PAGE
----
These days it seems possible to do nearly anything online that once required in-person interaction. From dating and shopping to communicating and even going to college, the Internet offers a world of options for people who wish to accomplish tasks from the comfort of their own home or office.

Even the massage and bodywork world, based wholly on the healthy touch a professional practitioner can provide to his or her clients, is not immune to the computerized trend. In this arena, massage therapists and bodyworkers now have the option of attending classes online.

This is true in the realm of continuing education, which is required for the majority of touch practitioners who are living in areas where the industry is regulated, in order to keep their credentials current.

However, even though online classes offer a lot of convenience in terms of no commute, typically less cost and a much more flexible schedule, it’s important to know when and if it might be a better investment to take a continuing education course the old-fashioned way—in person.

One big reason to enroll in continuing education that’s offered in a brick-and-mortar building, rather than online, is if your learning style leans more toward hands-on instruction. In this case, you may benefit more from being in a room with fellow peers and a teacher. In addition, if you don’t have the tools or technical abilities required to make full use of an online education, you should certainly consider in-person classes.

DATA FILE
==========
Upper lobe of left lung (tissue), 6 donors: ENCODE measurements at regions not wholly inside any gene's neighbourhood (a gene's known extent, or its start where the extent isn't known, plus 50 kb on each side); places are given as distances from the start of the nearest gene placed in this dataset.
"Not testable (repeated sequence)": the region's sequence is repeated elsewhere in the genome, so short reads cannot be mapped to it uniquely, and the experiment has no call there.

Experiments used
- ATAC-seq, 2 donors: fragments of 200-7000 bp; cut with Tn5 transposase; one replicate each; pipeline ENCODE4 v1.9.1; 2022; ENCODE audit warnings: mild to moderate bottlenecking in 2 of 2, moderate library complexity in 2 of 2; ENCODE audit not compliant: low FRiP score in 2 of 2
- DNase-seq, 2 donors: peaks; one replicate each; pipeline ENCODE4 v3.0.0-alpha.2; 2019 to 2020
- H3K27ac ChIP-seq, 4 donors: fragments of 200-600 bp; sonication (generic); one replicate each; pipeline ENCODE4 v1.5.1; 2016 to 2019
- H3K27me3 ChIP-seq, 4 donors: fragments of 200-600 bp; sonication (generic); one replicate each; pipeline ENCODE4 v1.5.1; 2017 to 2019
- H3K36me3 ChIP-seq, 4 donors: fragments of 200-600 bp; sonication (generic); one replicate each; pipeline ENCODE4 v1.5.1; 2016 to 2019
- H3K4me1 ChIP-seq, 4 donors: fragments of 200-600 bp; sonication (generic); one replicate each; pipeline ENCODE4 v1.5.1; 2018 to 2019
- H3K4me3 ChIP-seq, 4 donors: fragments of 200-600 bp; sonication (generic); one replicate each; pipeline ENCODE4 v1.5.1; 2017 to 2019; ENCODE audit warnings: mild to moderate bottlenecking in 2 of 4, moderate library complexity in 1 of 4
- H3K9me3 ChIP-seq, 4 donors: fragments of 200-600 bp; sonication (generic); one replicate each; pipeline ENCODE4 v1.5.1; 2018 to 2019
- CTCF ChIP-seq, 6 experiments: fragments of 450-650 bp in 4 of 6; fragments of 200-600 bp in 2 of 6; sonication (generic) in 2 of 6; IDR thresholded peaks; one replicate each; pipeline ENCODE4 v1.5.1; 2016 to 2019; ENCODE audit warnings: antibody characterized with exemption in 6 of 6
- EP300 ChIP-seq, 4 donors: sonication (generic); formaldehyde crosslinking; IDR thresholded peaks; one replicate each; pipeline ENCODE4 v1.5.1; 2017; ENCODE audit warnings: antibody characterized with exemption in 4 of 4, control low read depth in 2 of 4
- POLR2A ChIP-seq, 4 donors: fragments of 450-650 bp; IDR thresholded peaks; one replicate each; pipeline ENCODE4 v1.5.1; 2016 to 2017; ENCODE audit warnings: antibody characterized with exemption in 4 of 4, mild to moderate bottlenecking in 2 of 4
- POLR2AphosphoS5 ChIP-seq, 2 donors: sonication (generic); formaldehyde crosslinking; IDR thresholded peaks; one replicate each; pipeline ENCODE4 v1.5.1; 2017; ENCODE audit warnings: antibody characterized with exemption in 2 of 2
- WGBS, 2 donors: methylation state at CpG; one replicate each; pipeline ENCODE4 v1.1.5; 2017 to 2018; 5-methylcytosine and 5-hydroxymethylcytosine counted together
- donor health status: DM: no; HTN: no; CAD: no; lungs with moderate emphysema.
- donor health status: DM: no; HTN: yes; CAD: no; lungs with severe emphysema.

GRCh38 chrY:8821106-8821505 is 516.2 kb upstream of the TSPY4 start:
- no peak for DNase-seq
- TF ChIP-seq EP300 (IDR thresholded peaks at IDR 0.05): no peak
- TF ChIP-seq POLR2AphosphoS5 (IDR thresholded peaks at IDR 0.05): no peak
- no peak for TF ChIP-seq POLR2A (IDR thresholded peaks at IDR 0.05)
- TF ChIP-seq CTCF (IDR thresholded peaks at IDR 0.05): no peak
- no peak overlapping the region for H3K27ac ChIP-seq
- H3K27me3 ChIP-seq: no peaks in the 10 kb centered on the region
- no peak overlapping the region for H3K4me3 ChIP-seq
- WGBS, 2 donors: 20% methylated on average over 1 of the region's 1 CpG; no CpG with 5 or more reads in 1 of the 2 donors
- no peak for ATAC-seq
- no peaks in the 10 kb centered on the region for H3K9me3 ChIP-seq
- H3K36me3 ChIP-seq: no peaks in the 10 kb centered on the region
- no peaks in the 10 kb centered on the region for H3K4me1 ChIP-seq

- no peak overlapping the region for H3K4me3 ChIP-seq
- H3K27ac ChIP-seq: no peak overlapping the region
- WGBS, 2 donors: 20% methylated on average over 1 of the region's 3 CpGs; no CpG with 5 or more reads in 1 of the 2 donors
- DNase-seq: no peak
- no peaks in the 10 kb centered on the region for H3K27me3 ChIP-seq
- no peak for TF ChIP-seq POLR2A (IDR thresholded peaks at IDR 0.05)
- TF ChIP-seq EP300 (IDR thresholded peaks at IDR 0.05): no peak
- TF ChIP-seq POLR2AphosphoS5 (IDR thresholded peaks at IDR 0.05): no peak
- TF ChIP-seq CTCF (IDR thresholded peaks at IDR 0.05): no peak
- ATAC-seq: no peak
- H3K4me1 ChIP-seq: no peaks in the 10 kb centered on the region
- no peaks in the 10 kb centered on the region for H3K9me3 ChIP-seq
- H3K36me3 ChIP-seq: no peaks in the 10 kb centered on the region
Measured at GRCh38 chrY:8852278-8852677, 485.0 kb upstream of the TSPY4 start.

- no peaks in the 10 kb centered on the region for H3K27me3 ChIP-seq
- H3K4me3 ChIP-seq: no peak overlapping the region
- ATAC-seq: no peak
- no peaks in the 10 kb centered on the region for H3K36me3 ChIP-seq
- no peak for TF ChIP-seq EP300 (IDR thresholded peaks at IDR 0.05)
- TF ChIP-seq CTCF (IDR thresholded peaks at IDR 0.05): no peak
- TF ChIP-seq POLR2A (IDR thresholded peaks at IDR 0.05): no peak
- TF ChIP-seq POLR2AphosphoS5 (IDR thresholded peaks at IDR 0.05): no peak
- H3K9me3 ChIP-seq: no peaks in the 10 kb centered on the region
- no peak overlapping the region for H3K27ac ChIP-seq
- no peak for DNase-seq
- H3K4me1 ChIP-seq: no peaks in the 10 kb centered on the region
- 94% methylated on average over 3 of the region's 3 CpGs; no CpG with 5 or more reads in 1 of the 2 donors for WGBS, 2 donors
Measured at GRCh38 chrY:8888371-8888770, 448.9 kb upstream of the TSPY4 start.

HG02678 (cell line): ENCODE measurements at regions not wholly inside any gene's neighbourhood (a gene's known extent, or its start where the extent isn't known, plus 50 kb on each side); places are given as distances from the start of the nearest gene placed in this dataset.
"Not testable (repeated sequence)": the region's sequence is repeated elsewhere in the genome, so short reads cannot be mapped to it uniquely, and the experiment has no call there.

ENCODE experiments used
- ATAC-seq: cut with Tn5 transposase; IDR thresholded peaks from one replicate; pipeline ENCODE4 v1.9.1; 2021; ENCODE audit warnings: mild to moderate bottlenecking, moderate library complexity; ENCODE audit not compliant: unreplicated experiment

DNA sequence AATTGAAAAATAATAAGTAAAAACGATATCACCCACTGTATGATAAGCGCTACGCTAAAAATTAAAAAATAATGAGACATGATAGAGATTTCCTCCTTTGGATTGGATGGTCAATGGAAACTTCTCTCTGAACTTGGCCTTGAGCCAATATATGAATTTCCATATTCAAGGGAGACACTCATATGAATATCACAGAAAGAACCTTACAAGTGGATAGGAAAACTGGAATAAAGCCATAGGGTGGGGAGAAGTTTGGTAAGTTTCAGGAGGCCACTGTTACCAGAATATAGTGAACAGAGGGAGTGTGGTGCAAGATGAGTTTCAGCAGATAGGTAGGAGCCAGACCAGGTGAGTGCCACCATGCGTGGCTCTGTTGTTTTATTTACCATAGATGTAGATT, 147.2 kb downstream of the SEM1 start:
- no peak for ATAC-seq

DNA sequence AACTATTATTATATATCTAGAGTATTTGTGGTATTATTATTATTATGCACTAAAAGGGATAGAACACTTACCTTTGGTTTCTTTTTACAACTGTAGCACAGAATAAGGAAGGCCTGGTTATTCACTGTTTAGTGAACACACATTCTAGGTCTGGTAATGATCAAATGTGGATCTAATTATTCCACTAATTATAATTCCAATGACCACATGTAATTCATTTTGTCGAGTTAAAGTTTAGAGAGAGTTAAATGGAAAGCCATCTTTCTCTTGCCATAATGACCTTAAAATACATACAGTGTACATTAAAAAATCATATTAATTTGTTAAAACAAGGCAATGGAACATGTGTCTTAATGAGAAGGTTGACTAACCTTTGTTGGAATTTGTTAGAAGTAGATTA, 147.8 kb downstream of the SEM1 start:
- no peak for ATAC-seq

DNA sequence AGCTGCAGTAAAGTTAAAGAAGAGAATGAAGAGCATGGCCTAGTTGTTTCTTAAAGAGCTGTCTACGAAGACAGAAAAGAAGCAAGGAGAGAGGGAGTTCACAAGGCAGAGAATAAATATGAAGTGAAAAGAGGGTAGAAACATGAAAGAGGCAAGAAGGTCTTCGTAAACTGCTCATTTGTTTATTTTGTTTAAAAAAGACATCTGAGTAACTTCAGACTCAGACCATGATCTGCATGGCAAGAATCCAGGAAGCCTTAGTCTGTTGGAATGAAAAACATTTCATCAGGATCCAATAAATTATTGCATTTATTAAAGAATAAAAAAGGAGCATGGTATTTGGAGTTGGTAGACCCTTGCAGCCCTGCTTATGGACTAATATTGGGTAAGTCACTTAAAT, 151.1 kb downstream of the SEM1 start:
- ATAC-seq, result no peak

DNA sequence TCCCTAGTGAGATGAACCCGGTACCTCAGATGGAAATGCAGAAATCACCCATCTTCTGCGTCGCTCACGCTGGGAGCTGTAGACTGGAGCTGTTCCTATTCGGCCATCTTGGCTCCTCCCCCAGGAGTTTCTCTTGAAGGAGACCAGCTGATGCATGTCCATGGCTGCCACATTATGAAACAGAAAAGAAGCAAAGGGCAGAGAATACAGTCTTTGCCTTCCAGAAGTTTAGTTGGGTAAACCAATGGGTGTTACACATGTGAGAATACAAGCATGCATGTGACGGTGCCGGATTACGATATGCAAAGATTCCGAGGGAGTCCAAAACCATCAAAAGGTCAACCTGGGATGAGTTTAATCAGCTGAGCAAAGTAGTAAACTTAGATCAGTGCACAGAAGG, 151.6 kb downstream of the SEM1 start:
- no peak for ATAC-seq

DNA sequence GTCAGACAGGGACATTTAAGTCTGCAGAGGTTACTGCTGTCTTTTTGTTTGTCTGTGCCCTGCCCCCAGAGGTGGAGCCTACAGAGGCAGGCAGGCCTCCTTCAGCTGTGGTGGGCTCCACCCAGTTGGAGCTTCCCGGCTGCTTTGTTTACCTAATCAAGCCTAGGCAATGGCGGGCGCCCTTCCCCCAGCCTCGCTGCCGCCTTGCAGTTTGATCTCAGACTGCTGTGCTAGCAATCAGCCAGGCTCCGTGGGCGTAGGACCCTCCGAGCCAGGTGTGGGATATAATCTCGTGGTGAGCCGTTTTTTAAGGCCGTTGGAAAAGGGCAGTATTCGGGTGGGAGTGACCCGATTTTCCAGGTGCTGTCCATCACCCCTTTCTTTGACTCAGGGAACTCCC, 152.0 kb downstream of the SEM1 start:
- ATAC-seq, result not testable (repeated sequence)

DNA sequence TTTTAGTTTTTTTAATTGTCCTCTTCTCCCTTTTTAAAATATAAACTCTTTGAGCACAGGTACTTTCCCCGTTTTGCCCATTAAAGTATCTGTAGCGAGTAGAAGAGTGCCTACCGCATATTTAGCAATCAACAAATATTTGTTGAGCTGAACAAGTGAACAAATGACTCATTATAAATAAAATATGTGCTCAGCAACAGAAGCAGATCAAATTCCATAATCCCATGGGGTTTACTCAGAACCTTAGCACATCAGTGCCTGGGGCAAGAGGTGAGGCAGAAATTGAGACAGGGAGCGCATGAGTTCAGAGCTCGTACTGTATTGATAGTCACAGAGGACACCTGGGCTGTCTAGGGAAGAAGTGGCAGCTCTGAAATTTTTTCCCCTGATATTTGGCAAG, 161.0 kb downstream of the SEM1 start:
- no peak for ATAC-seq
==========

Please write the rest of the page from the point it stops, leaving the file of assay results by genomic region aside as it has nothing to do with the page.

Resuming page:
The type of continuing education you’re looking to take should be another major factor in deciding whether to enroll in an online or in-person class. For example, if you want to take a course in ethics or marketing, the class material might lend itself well to an Internet education.

However, if you hope to acquire a whole new touch technique, or refresh your existing skills, you may want to consider an in-person education. In a traditional classroom, you can see the way the teacher instructs each touch, from every angle. You can even feel it and try it out on your classmates.

Although most online classes these days offer video instruction and audio lectures, along with written class materials, there’s something to be said for seeing a hands-on modality demonstrated in real life, right before your eyes.

Therefore, if you’re looking to take on a whole new technique, it may be well advised to take that course in a traditional classroom. Once you’ve nailed the basics, then you might decide to take more instruction in the technique via online classes.

As you consider the various ways in which you could choose to earn your credits in continuing education, don’t automatically defer to the online route. Of course, many factors will contribute to the decision you make—cost of the class, location, commuting time and distance, scheduling and other such variables. Simply stay open-minded to the possibility that a traditional classroom setting can be the best bet sometimes, depending on the course topic and the individual student.

—Brandi Schlossberg